Now picture a car sending you an appointment inquiry to bring a car to the service point through Dealer Management System (DMS) the moment it requires changing an oil (or battery). Let’s push it even further. There’s even no need to pick up a car from a random remote location, this could be done by consumers. Offer someone a free ride for swapping the car at the service point and voila – you’ve resolved complex logistics tasks. Auto dealers get a steady revenue stream, and the car-sharing company has to time to focus its efforts on negotiating more parking space across the town, while consumers enjoy accessible and safe cars next to their homes. Is your dealership prepared for that?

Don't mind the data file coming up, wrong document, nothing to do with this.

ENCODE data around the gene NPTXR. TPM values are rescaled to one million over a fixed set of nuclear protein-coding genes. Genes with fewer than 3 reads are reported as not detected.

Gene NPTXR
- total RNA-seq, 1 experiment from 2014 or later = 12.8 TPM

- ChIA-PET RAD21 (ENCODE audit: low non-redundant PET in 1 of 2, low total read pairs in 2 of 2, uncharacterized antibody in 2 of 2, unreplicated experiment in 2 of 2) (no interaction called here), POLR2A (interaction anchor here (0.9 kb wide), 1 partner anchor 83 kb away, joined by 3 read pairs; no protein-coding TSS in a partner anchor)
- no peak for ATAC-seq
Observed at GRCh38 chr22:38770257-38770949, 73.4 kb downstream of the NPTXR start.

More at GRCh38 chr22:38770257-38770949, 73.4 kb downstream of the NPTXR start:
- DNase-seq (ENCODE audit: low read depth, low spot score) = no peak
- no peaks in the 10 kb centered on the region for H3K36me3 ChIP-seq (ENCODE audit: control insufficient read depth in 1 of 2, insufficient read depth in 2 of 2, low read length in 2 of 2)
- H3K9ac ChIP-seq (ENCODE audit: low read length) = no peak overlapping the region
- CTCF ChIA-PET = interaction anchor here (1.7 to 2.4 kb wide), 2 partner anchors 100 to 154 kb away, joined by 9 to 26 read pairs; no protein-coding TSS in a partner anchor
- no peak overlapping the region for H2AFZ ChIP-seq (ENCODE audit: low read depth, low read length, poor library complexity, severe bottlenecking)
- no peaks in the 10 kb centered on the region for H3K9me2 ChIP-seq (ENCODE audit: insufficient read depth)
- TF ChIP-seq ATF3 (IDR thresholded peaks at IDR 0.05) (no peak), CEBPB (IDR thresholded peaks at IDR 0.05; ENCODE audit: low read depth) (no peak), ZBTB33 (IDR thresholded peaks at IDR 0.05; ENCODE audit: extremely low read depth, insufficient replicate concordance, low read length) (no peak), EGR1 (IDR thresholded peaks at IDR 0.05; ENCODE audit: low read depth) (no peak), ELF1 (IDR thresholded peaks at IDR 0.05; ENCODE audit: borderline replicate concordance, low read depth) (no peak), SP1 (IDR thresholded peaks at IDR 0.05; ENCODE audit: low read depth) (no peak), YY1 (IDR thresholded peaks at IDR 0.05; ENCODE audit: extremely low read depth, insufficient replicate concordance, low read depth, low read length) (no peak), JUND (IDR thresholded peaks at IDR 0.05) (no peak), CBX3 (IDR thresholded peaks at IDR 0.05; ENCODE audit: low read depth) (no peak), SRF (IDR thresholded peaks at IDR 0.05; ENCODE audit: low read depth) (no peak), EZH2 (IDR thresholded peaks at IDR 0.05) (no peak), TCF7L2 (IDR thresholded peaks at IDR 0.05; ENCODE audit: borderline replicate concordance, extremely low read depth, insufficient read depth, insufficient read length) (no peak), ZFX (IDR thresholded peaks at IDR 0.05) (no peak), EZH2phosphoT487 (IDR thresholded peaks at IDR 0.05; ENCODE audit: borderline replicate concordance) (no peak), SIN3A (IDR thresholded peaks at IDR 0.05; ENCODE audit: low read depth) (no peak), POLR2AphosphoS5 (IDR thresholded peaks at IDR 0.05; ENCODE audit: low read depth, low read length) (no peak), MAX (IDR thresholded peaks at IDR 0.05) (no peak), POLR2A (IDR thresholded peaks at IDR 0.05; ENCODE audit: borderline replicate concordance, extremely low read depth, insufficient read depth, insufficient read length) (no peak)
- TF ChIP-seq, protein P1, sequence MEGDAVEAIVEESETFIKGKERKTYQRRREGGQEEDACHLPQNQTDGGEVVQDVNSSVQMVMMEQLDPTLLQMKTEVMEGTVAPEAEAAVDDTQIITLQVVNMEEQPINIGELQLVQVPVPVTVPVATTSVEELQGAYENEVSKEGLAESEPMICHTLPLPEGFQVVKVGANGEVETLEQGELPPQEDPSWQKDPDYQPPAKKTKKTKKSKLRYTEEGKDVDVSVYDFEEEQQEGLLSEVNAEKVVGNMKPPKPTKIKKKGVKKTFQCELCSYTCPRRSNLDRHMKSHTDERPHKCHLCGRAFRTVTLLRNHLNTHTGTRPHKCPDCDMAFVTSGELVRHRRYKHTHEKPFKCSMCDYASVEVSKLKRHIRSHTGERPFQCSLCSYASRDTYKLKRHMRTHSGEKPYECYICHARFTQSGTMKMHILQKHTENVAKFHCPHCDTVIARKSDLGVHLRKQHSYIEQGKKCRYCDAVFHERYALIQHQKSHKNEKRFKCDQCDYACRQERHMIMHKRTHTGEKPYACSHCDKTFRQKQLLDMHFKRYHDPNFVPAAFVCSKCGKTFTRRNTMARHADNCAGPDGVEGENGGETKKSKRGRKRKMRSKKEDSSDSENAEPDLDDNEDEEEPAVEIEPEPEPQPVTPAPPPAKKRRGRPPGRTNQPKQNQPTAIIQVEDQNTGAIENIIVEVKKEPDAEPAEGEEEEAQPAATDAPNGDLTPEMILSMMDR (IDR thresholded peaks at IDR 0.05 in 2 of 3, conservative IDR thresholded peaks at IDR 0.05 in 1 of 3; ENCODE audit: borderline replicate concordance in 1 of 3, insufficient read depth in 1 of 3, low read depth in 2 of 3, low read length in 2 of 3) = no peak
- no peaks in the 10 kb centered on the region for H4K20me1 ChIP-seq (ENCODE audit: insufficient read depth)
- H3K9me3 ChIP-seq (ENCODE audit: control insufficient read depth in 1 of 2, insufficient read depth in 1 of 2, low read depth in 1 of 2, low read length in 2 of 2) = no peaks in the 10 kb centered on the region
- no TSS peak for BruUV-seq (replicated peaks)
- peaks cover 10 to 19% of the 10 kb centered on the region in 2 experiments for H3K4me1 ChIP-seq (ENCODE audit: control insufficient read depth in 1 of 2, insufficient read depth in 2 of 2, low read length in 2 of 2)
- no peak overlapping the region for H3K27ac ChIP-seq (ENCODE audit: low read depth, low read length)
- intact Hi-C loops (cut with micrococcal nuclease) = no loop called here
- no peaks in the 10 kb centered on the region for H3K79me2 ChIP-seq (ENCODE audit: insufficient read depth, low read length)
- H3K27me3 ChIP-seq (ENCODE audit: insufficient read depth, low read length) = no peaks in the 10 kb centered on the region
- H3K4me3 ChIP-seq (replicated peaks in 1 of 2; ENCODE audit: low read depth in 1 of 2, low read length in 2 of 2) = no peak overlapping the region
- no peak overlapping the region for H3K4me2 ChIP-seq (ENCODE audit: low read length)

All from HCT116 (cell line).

But that’s a big picture. There are many steps an automotive dealer should go through before getting there. A Dealer Management Systems (DMS) can solve one very complex, yet unavoidable step for a dealership – learning how to operate in this new digital era. Let’s make a step back and understand what is Dealer Management System (DMS).
What is a DMS (Dealership Management System)
DMS stands for Dealership Management System, Dealer Management System or Dealer Management Solution (pick the one you like most). It is a Customer Relationship Management (CRM) system, which was tailored to provide all the tools for automotive dealership management. There is no strict definition of what a Dealer Management System (DMS) means and what are its components, however, usually it comprises lead management, vehicle lifecycle management, and quoting solutions.